Getting audited is every taxpayer's worst nightmare. Fortunately, most people won't get audited. However, they will experience a host of other tax problems, from simple filing errors to missing deadlines. Here are three common tax problems and how to solve them.
Miscalculations and computation errors
These are most common with individuals who don’t use software to keep their books or process taxes. Choosing to add your figures individually is a viable option, but it can lead to significant problems down the road.
The best-case scenario is that the IRS detects and corrects your error and notifies you. A more severe consequence is that you end up paying more than you actually owe.
With computation errors, your math is right, but your entries are wrong. You might input the wrong figures in your taxable income and estimated tax payment entries.
The solution is simple: Get the best tax software you can find and sidestep any problems with the IRS.
Missing your deadline
Tax deadlines apply to everyone and are usually on the same date every year. However, most people push off filing their taxes until the deadline is dangerously close. We can chalk it up to forgetfulness, procrastination, or a combination of other factors.
Tax deadlines, while important, aren't absolute. You can file for an extension, and receive it with nothing more than paperwork processing. Unfortunately, most people don't do this, and they end up missing the deadline completely.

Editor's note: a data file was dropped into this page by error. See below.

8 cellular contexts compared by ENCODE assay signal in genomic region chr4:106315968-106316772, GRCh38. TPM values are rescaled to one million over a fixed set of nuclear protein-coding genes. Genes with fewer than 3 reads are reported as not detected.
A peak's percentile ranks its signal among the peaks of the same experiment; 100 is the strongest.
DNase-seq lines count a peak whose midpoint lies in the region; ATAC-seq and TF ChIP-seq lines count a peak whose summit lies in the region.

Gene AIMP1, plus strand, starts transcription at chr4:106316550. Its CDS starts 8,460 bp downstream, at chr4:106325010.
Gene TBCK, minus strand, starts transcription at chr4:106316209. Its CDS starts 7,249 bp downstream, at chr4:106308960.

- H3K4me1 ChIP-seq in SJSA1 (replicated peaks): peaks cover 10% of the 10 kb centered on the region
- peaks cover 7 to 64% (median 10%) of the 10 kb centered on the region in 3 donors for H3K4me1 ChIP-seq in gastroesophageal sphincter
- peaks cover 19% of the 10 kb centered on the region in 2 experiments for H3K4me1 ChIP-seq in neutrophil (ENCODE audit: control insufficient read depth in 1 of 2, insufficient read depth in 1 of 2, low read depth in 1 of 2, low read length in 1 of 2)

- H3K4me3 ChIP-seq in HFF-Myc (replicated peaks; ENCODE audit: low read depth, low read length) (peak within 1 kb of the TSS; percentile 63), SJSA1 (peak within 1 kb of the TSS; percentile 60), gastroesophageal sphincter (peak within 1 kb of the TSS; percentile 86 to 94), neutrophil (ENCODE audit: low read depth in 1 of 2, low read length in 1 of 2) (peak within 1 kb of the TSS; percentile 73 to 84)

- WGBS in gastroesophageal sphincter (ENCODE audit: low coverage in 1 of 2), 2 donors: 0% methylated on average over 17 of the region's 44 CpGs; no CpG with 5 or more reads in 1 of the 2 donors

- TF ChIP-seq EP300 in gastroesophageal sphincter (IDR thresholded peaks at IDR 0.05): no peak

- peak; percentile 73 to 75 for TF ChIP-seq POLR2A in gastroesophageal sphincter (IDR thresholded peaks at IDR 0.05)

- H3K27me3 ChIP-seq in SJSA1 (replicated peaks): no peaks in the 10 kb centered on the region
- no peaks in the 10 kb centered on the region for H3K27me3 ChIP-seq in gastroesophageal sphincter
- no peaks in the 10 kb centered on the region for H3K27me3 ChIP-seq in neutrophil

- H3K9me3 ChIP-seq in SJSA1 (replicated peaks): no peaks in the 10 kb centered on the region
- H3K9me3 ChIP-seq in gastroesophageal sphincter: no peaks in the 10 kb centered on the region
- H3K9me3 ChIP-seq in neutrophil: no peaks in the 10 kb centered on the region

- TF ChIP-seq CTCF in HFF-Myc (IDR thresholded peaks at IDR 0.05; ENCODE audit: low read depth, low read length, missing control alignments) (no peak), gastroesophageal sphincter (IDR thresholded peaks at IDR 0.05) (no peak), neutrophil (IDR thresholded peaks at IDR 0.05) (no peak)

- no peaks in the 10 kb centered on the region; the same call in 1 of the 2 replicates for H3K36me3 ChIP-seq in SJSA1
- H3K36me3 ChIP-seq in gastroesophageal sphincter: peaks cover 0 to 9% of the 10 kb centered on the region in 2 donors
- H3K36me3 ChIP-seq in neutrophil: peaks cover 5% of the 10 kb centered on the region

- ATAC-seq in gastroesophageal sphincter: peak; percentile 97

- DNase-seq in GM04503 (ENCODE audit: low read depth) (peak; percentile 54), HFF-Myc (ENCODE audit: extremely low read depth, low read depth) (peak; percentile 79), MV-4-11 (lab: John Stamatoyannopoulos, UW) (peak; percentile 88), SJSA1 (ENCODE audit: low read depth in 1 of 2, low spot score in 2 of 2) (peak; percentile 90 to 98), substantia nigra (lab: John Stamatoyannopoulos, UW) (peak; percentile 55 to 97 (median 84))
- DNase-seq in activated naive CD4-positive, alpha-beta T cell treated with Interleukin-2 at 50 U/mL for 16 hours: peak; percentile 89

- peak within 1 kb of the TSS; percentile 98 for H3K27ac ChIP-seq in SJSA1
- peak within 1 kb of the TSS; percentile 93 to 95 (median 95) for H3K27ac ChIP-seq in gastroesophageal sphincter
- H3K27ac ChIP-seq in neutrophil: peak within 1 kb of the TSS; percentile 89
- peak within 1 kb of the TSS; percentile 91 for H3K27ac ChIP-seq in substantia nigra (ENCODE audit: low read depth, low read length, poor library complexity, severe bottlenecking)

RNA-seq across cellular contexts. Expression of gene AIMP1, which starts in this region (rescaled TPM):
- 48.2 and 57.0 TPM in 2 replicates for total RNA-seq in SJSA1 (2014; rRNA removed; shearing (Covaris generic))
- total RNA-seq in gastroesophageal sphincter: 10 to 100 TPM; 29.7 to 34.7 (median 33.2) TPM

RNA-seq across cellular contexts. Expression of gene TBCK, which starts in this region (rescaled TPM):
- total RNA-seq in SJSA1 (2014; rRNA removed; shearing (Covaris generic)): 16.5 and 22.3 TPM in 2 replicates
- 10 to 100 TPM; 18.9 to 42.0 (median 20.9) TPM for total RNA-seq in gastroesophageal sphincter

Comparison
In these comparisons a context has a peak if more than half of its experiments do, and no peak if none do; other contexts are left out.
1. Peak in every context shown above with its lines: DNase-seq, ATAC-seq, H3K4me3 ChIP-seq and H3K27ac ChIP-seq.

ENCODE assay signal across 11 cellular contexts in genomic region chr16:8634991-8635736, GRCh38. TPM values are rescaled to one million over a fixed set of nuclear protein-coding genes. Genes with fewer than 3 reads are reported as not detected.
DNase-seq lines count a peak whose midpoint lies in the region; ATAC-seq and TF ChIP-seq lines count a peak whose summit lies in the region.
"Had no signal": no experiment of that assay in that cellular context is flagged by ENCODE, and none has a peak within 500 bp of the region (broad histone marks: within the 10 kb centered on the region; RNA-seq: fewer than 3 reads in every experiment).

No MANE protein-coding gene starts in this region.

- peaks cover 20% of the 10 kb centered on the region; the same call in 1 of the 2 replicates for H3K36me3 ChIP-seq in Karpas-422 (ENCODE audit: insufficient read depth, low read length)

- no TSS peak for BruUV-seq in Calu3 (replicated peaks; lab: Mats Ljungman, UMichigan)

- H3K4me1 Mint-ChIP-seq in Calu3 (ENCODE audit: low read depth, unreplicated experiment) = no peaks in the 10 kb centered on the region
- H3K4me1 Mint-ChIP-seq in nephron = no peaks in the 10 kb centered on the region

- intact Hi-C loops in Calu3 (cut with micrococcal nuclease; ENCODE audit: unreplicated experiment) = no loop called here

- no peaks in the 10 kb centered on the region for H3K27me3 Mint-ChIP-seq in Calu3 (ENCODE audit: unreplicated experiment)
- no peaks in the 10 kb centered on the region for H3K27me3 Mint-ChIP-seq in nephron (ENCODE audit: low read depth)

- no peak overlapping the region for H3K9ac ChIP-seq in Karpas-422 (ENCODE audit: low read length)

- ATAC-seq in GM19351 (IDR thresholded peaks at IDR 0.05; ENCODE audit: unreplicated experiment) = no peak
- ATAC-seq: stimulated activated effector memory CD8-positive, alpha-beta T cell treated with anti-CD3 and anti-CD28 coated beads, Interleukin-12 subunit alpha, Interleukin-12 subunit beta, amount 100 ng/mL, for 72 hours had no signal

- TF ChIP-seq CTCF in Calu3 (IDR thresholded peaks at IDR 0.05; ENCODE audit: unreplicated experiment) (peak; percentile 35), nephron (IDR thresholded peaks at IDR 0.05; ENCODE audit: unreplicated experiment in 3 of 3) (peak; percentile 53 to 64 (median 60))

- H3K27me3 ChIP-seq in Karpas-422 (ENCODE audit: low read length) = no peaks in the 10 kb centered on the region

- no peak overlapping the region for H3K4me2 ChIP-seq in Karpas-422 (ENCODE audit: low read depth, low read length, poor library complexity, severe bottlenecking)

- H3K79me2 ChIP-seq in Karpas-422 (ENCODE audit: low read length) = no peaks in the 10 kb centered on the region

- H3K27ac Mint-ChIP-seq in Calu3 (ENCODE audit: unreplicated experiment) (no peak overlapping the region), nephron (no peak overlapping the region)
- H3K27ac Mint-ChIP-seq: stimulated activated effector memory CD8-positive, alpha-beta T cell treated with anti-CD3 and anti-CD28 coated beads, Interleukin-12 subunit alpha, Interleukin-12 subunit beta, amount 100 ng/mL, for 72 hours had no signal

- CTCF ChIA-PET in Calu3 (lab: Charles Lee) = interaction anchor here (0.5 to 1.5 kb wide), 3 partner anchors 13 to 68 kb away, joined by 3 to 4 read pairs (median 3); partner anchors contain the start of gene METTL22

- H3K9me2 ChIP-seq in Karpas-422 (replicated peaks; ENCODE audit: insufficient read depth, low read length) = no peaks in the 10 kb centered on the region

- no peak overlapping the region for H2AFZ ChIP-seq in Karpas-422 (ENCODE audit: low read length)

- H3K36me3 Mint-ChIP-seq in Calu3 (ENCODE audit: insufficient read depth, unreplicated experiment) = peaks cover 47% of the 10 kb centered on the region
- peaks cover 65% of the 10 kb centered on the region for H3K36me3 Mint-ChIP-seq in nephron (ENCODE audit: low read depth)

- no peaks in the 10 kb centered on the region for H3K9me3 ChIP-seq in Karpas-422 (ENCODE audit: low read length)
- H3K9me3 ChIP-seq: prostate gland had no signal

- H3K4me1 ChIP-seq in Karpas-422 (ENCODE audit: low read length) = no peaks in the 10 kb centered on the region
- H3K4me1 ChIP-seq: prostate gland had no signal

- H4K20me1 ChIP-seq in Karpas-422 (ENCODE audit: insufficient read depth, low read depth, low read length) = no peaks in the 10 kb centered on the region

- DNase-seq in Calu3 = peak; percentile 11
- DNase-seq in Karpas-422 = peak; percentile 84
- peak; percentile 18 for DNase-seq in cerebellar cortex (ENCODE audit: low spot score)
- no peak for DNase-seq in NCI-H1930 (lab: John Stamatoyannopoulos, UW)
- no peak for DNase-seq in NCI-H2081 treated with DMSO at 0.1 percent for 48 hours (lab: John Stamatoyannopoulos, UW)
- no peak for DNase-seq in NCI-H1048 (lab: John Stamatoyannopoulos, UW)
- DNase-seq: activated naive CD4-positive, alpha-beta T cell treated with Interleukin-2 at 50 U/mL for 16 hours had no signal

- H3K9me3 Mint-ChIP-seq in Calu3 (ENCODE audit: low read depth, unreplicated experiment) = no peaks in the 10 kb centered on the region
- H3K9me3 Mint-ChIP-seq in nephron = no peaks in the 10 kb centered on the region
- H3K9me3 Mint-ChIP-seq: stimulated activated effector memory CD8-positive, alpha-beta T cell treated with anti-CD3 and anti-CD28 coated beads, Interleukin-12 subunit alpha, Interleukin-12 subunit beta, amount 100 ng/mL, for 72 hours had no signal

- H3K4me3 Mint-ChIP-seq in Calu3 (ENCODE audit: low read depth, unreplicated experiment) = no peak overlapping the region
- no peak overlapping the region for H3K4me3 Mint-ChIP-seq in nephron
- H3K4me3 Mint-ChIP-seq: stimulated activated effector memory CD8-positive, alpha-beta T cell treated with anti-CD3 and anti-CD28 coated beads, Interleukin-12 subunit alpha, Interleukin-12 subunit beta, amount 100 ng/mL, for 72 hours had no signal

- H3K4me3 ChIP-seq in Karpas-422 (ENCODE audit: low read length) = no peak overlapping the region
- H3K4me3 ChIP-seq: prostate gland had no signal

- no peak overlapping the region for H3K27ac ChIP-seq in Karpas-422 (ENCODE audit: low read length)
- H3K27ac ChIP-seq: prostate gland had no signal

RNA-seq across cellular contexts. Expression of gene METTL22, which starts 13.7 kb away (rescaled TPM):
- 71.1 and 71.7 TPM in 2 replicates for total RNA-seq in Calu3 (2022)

If you're due for a refund from the IRS, there are no penalties for missing your date. Otherwise, you'll be charged failure-to-file and possibly failure-to-pay penalties. This is terrible news since nobody wants to pay a penny more than they owe.
The good news is, you can still file and submit your taxes. Plus, the sooner you file, the less you'll pay in penalties. If you won't make it to Tax Day, remember to file for an extension.
Receiving a notice from the IRS
To be clear, a notice from the IRS is very different from being audited. It's easy to panic upon receiving the letter in the mail, but you should find out the issue before freaking out any further. It could be as simple as outstanding obligations or even an error on your forms.
Depending on your situation, contacting the IRS may be a smart first step. A revenue officer can explain things to you, and even provide advice on how to proceed.
Contrary to popular perception, the IRS can be understanding about some tax issues. For example, if you owe back taxes and have been consistent in the past, it's easier to agree with a revenue officer. That way, you can also resolve your issues without hiring a consultant.
Sometimes, tax problems get more complicated than any call to the IRS can handle. In this case, it's a good idea to hire a professional. You want someone with the proper credentials and track record for your specific circumstance.
The Bottom Line
Nobody wants problems with the IRS. However, these problems do arise, and they require a solution. The good news is that you can find help everywhere, from visiting helpful online blogs to hiring a professional.